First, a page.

Please ensure Javascript is enabled for purposes of website accessibility
Frida Logo Primary Orange
The Lobster

The Inhumanity of The Lobster

Have this article read to you, listen to it like a podcast

“Does he wear glasses or contact lenses?” asks David (Colin Farrell), meekly, shoulders sunken, to his wife of, as we soon find out, 11 years and one month. “Glasses,” she responds with curt finality and asks him to hurry up and go. She is leaving him for another man.

In the dystopian, not-too-distant-future of The Lobster, loneliness is outlawed. Or, perhaps more accurately, romantic relationships are required by law. Those who do not have one must “check in” at The Hotel, a sort of rehabilitation resort located somewhere in the countryside. There, the unfortunate loners who have been widowed or left by their ex-partners must find a new partner. If they do not, a terrible fate awaits them: they are to be turned into an animal. At its core, the film meditates on the societal obsession with being in a relationship. The staff at the Hotel constantly remind the “guests” of the importance of romantic companionship. One such way is through acting out hypothetical situations where being alone would be costly. Even fatal. For example, a man chokes on his meal, yet his wife is there to dutifully dislodge the obstructing bit of food to save his life. The guests at the hotel are desperate to find “love,” focusing on their own “defining characteristics.” Whether it be a talent like playing Spanish guitar or an ailment like a limp or a lisp, they try to find people who share this characteristic. And while it’s not directly stated that two people must share a defining characteristic, it appears as if it is an implied necessity. So much so that some characters go out of their way to pretend that they are someone who they aren’t. When David’s stay at the Hotel is coming to an end, he desperately puts on a character to impress a “heartless” woman, perhaps his last chance at leaving the hotel as a human. This therefore touches on the superficiality of many relationships. You may have things in common, yes, but is there actually a connection there?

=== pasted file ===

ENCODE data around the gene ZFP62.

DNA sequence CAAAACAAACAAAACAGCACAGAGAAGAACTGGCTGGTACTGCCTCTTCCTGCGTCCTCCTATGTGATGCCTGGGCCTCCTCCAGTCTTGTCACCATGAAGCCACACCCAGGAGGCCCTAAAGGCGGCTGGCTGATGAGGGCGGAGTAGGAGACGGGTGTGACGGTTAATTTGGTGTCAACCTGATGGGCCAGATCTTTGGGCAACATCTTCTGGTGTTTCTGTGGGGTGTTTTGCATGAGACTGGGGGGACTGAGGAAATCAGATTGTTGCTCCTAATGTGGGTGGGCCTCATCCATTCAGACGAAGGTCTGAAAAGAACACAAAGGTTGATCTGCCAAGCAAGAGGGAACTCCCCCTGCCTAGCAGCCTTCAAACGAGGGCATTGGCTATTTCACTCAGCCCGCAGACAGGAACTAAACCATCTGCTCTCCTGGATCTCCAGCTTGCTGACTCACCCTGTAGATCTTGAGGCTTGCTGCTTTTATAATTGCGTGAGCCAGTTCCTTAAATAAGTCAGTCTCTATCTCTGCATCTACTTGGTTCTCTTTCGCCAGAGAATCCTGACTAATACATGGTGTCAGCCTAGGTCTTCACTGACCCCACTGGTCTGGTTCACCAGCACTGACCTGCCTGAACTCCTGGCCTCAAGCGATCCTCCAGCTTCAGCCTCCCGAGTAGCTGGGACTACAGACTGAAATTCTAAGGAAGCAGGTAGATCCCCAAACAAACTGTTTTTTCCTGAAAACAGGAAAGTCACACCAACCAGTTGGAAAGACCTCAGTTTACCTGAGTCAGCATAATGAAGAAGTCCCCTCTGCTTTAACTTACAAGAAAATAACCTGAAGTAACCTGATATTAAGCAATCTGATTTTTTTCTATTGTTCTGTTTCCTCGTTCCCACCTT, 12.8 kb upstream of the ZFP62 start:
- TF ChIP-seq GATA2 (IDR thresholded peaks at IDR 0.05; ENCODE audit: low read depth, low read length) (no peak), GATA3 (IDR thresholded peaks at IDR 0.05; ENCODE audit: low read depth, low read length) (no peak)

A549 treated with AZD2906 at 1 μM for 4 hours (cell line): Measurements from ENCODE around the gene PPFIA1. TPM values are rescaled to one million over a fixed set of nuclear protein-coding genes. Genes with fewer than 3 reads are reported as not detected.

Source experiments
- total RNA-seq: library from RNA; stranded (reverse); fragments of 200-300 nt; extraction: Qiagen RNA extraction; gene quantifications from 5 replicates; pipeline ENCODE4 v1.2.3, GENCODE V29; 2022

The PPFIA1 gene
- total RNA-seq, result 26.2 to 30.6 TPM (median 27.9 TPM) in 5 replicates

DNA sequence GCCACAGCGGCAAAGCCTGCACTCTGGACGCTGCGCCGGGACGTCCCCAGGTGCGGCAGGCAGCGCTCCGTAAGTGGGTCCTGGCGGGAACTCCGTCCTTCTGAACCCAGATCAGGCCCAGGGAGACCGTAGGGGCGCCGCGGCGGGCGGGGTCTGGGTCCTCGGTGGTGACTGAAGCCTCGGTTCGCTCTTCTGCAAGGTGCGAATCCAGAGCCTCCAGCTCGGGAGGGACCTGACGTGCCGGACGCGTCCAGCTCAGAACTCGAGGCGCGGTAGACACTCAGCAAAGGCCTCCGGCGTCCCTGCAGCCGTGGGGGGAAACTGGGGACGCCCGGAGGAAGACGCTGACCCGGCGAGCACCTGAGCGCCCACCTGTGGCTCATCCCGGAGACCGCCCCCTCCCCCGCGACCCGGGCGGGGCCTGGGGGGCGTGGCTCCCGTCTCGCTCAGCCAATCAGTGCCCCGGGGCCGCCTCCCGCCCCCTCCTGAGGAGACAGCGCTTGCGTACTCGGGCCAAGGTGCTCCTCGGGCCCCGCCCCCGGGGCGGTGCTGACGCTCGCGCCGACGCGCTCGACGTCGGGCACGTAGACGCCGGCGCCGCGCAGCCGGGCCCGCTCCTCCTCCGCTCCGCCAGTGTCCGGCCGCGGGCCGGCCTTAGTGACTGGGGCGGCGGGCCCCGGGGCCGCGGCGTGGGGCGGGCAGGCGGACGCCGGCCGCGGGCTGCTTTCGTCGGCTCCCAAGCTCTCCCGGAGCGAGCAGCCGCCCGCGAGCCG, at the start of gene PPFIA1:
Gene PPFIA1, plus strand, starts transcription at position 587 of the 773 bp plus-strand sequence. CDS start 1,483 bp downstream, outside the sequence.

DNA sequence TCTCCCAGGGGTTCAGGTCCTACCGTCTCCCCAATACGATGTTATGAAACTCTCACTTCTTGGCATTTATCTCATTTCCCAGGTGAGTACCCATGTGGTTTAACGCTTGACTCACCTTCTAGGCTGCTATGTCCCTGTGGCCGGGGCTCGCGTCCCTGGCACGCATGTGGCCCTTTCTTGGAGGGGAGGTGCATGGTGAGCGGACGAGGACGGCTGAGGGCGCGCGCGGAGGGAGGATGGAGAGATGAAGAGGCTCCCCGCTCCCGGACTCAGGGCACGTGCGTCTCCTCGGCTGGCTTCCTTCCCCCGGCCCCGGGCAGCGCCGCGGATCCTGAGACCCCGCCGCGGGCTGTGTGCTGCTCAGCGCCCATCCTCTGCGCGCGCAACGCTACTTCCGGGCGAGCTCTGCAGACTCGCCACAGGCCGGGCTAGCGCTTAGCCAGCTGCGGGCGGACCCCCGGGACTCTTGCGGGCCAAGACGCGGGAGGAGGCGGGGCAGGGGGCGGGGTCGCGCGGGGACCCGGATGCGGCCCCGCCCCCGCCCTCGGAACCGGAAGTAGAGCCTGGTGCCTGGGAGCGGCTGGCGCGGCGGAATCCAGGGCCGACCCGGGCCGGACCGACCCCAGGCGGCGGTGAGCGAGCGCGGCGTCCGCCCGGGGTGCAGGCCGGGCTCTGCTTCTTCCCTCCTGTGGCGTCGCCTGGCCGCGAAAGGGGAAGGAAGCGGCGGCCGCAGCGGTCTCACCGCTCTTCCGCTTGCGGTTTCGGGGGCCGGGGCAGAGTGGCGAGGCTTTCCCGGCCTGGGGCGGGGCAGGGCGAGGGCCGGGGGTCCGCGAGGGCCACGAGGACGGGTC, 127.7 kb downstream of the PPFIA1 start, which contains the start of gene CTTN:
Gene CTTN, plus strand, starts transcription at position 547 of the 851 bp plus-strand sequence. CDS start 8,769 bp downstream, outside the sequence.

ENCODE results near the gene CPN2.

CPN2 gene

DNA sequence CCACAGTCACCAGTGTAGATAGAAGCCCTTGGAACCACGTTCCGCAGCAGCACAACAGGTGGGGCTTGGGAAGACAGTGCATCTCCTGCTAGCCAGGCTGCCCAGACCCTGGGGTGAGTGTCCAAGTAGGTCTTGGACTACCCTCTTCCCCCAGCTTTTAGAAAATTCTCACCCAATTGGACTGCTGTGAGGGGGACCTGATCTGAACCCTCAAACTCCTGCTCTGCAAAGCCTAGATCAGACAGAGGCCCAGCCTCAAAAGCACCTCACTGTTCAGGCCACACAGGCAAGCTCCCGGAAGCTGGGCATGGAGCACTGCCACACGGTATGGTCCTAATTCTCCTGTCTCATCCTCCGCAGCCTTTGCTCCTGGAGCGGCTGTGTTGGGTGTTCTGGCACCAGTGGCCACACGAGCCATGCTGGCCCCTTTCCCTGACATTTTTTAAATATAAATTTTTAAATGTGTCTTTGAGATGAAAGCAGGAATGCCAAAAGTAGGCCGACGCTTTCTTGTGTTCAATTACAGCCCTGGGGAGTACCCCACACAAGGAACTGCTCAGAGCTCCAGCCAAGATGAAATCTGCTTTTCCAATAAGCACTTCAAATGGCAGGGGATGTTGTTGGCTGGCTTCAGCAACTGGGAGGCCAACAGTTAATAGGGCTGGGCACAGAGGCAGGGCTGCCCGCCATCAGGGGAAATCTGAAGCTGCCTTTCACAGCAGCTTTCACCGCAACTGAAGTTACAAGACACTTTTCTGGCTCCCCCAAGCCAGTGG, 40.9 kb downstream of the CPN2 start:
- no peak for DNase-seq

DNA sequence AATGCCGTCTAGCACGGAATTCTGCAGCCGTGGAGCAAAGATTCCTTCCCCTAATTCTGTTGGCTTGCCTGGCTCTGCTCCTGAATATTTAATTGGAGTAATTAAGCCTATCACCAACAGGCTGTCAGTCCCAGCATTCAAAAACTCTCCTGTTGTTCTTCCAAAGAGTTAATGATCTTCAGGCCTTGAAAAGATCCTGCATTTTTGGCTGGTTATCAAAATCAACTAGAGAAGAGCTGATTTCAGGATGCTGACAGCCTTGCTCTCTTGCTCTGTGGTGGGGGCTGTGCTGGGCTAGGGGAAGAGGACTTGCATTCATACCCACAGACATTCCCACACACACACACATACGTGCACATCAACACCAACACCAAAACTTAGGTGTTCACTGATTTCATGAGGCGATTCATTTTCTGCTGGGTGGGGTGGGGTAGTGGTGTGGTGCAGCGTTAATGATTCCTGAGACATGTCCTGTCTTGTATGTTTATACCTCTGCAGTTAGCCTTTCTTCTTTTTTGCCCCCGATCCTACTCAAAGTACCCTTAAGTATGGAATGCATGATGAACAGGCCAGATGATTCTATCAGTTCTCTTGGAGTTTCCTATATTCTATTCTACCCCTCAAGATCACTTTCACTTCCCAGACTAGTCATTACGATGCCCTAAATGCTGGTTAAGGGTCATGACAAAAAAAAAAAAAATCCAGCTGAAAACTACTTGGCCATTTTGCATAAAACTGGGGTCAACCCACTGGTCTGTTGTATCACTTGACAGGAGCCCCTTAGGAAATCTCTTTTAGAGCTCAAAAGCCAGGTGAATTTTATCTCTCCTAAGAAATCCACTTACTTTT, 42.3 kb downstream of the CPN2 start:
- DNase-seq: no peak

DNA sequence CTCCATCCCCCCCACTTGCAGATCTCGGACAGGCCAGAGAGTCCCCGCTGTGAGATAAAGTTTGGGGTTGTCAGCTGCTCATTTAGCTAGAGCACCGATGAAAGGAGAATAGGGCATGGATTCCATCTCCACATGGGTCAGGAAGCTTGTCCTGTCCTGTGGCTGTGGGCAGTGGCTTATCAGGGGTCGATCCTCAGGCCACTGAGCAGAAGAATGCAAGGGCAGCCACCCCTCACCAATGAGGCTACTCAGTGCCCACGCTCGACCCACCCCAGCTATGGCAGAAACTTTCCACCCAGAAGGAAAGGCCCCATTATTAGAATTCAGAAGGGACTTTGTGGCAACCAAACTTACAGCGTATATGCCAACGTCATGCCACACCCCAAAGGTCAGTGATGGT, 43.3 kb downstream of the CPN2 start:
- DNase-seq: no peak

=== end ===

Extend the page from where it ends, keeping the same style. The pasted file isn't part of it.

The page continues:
The Lobster 2There are those who refuse to conform, however. These reclusive nomads live outside, deep in the woods, and are hunted by the guests of the Hotel for their disobedience. Yet these loners, as they are called, forbid any romantic feelings whatsoever among themselves; even flirting is punishable by the grotesque and tortuous “red kiss.” Basically, in this world, there are two ideas of companionship: the hegemonic one that being single is dangerous, wrong, and just inhuman, and the “subversive” one that any romantic involvement is base and disgusting. There is seemingly no middle ground.

Stylistically, the film is hypnotic and quirky, but this is not to say that it is unapproachable to the everyday, average viewer. Just don’t go in expecting “traditional” dialogue or cinematic devices. It is a beautifully shot, well-paced film with loads of humor but also stark images of inhumanity. Lanthimos’ stylistic motifs of abrupt and taciturn dialogue flavors the film with a lingering sadness. The film is humorous, yes, but also very, very sad. The characters talk like they do not know how to. Like it saps so much energy or aches the muscles of their mouths to do so, emphasizing the detachment from humanity that this world has undergone. This is nothing unique to the director’s filmography, however. Lanthimos’ penchant for deadpan humor and stilted dialogue is apparent in his other films, most recently this year’s Poor Things. 

So, what about lobsters? Just what does the film have to do with them anyway? After the first scene, in which a stone-faced woman shoots a donkey to death with a pistol, you realize that this movie may not entirely be about lobsters after all. But the lobster is significant. Remember, if occupants of the Hotel do not find a partner within 45 days, they will be promptly turned into an animal of their choosing. And David’s choice? A lobster. They live for a hundred years, he reasons. And he likes the sea. To me, this hints at David’s cowardice. He just wants to survive. This, in turn, again highlights the superficiality of everyday people in the world of The Lobster; maybe they don’t really love the person they are with. They, too, just want to survive.

The Lobster screens starting Sunday, January 21st.
Sunday, Jan 21st – 5:30pm
Monday, Jan 22nd – 8:15pm
Tuesday, Jan 23rd – 5:30pm


More to explore